Paragraph 13.3 of the partnership agreement provided, in part, "Notwithstanding anything to the contrary provided in this Agreement, upon the death of any of the General Partners, the following provisions shall control: [¶] (a) If either Oliver V. Inge ('Oliver') or Robert E. Inge ('Robert') predeceases the other (such predeceasing Partner being referred to as the 'deceased brother'), the deceased brother's interest as a General Partner shall be converted to an interest as a Limited Partner . . . . [¶] (b) Upon the death of the survivor of Robert and Oliver, each of the Limited Partners hereby agrees that, if so requested by either of Robert's or Oliver's respective surviving wives, they shall vote to continue the Partnership on the same terms and conditions as are contained in this Agreement and elect such requesting wife or wives as the sole successor General Partner(s) of the Partnership. Either such surviving wife may make such a request by delivering to each of the Partners a written notice stating the same within thirty (30) days after the death of the survivor of Robert and Oliver."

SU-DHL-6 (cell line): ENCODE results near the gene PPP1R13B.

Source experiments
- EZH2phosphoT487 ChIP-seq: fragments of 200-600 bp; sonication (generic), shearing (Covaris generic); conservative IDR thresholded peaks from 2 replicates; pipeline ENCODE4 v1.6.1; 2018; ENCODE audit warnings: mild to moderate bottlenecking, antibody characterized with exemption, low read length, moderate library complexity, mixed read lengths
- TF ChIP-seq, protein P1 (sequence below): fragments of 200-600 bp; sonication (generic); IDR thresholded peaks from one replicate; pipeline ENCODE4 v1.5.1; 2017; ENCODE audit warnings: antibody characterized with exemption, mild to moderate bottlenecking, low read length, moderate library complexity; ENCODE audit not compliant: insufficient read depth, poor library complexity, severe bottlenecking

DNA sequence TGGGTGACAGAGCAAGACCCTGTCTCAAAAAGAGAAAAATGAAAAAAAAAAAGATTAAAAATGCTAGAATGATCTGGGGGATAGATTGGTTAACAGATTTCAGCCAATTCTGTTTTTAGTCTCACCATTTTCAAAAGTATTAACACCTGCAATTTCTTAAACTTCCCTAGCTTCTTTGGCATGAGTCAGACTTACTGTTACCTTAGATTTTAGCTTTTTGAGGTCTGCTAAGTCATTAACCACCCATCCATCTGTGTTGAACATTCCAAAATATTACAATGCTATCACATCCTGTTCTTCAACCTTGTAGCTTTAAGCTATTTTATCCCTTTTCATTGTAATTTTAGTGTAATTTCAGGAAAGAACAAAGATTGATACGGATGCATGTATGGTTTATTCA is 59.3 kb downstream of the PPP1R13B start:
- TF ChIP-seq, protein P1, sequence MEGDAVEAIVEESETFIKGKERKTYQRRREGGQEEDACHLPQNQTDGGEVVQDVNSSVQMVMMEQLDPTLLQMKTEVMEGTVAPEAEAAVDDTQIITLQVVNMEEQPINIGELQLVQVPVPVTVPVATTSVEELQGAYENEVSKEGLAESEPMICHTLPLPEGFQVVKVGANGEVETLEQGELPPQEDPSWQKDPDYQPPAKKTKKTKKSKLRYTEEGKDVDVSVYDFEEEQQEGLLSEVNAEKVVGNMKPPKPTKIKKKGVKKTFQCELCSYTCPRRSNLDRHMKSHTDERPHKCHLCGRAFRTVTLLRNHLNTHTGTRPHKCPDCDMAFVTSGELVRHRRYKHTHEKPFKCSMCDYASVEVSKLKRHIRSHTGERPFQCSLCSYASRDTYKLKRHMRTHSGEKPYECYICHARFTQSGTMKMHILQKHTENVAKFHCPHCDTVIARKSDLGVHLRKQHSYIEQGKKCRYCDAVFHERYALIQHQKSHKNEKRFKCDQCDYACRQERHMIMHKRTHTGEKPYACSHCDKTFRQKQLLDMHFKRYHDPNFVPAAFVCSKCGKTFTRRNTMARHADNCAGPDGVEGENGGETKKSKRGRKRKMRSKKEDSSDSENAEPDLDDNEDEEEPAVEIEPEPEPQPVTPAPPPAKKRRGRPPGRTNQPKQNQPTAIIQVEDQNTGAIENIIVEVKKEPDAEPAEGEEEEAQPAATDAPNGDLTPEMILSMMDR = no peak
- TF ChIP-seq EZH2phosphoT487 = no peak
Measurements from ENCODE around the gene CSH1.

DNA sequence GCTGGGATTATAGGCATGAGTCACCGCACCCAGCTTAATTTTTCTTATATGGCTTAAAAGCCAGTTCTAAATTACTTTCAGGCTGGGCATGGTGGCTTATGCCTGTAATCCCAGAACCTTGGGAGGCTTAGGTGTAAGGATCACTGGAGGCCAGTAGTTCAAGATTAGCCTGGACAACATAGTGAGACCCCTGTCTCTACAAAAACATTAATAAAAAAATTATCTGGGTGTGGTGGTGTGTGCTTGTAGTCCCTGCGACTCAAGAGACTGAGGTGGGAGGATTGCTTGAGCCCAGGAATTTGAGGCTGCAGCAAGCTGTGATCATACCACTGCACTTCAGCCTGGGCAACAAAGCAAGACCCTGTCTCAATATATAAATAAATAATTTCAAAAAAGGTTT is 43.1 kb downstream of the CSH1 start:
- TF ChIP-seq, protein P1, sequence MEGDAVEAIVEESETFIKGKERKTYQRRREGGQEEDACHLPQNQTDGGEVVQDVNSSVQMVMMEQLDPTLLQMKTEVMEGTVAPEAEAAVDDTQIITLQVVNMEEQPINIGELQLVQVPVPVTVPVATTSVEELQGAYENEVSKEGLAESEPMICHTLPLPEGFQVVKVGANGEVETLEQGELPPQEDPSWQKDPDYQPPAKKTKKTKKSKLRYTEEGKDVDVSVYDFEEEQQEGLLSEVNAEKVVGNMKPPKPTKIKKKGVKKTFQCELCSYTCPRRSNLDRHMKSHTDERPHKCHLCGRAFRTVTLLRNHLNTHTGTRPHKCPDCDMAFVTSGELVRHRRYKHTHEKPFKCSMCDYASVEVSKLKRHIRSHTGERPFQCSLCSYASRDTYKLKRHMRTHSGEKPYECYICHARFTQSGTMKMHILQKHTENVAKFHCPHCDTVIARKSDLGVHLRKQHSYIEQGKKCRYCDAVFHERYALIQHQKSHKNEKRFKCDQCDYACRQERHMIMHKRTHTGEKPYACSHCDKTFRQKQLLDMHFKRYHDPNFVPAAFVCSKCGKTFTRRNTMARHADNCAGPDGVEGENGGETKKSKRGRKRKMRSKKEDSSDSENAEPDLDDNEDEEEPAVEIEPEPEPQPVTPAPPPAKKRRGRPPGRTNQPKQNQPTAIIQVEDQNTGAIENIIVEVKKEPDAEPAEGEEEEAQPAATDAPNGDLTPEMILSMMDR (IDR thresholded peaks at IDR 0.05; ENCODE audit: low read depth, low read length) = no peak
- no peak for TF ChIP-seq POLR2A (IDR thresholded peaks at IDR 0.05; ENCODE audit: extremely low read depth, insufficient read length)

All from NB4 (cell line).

2. Oliver's Death, the Probate Action and the Issue of Involuntary Dissolution

Oliver died on February 22, 2003, and Robert became the sole general partner of Inge Realty Company. According to Oliver's estate plan, his assets were held in the Oliver E. Inge Trust upon his death. Bank of the West, which had been substituted for Robert as successor trustee of the Oliver E. Inge Trust shortly before Oliver's death, also became executor of Oliver's estate.

The primary asset in the Oliver E. Inge Trust was its now 50 percent limited partnership interest in the Inge Realty Company, which was valued at approximately $10.5 million. The trust and the estate, however, did not have sufficient liquid assets to pay the then-owed $5.4 million in estate taxes and other related expenses and bequests made by Oliver, which exceeded $4 million. The Robert Inge family members were advised that if Oliver's trust were unable to timely pay the taxes due, the Internal Revenue Service might impose a "forced dissolution of the partnership."